﻿ Inductor Voltage Calculator ﻿ # Inductor Voltage Calculator  Current A (amperes) mA (milliamperes) µA (microamperes) Inductance H (henries) mH (millihenries) µH (microhenries) nH (nanohenries) pH (picohenries) Voltage

Example Currents To Enter
5sin(60t)
10cos(110t)
15sin(120t)

This Inductor Voltage Calculator calculates the voltage across an inductor based on the inductance, L, of the inductor and the current that flows across the inductor.

The formula which calculates the inductor voltage is V= Ldi/dt, where V is the voltage across the inductor, L is the inductance of the inductor, and di/dt is the derivative of the current flowing across the inductor.

You can see according to this formula that the voltage is directly proportional to the derivative of the current. Since the derivative of a constant is equal to 0, if the current is a direct current (DC), the current across the inductor will be equal to 0. So if the current is a DC current, the current flowing through the capacitor will always be 0. This, again, is because the derivative of a constant is always equal to 0. A constant does not change. So if a user simply enters in a current such as 10A or 20A or 30A, the current will be 0, for all these values. This shows that no voltage can be across an inductor if it is connected to a DC power source. There is only voltage across an inducttor when it is connected to an AC source.

Now that this is proven by the equation, you can see that only AC power sources can have voltage across the inductor. Because the AC current is constantly changing, it is not constant. Therefore, the derivative will not be equal to 0. The di/dt value will always produce a result. Thus, the answer will not be 0. Normally, AC currents are usually sine or cosine waves. When using AC power from a source such as a wall outlet, the current is a sine wave. The wave is a cycle. It goes from low to high, low to high, low to high. It keeps changing every moment. Thus, sine or cosine waves perfectly reproduce what an AC current signal would look like.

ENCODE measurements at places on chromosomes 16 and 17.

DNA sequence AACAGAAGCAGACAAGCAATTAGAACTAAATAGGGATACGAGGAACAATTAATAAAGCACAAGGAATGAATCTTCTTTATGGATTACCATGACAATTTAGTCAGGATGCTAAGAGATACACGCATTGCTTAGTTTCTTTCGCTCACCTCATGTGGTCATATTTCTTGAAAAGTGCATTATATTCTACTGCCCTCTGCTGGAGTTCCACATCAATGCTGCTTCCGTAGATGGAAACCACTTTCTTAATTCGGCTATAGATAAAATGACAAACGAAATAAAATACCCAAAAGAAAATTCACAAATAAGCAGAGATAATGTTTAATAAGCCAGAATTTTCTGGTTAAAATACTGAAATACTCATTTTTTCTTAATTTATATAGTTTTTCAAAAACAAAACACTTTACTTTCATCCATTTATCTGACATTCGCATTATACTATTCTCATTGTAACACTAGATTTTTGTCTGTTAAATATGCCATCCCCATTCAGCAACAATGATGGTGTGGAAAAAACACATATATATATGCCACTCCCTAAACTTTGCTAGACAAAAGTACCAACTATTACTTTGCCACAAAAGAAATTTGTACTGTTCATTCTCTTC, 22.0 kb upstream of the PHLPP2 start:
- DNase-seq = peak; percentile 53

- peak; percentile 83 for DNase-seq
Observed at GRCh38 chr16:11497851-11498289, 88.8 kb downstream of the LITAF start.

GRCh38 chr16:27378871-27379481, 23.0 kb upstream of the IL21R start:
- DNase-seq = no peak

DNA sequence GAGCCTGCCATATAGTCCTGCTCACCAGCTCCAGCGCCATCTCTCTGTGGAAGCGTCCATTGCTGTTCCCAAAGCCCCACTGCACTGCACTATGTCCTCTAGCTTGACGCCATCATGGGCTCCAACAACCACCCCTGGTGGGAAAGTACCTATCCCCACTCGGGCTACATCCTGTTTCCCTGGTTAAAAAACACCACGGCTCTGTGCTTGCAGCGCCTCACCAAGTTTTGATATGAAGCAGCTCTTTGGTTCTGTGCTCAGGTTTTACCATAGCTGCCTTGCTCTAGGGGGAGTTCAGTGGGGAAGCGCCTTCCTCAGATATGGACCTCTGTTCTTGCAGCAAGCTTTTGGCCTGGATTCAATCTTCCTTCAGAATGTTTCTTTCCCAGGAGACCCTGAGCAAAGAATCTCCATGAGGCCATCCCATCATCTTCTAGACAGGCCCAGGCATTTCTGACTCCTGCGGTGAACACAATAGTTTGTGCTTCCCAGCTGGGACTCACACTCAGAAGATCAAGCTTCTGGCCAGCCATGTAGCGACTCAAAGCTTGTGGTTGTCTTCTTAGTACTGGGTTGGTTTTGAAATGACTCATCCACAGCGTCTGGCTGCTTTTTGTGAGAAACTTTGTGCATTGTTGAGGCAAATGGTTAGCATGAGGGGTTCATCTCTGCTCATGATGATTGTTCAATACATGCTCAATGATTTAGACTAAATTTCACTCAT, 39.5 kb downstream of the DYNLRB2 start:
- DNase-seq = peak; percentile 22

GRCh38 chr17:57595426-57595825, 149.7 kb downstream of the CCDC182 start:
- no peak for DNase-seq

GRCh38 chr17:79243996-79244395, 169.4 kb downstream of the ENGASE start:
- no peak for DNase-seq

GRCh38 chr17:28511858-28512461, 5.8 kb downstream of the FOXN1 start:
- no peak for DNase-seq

So, when using this calculator, for the current value, the input should be a sine or cosine value, such as sin(60t), 4cos(60t), 5sin(120t), etc. These type of current values simulate actual real current signals such as those you would use in electronic circuits. Again, entering DC current values will yield a result of 0, because the derivative of a DC value is 0. Thus, current will be 0.

To use this calculator, a user enters in the current (in amperes), the inductance (in henry), and then clicks the 'Calculate' button. The resultant inductor voltage value in unit volts (V) will then be automatically computed and displayed.

Examples

What is the voltage across an inductor if the current is 6sin(60t) and the capacitance is 0.5H?

V= Ldi/dt= (0.5H)d/dt(6sin(60t))= 180sin(60t)

So the voltage across the inductor is 180sin(60t) volts (V).

What is the voltage across an inductor if the current is 5cos(120t) and the inductance is 0.2H?

V=Ldi/dt= (0.2H)d/dt(5cos(120t)= -120cos(120t)

So the voltage across the inductor is -120cos(120t) volts (V).

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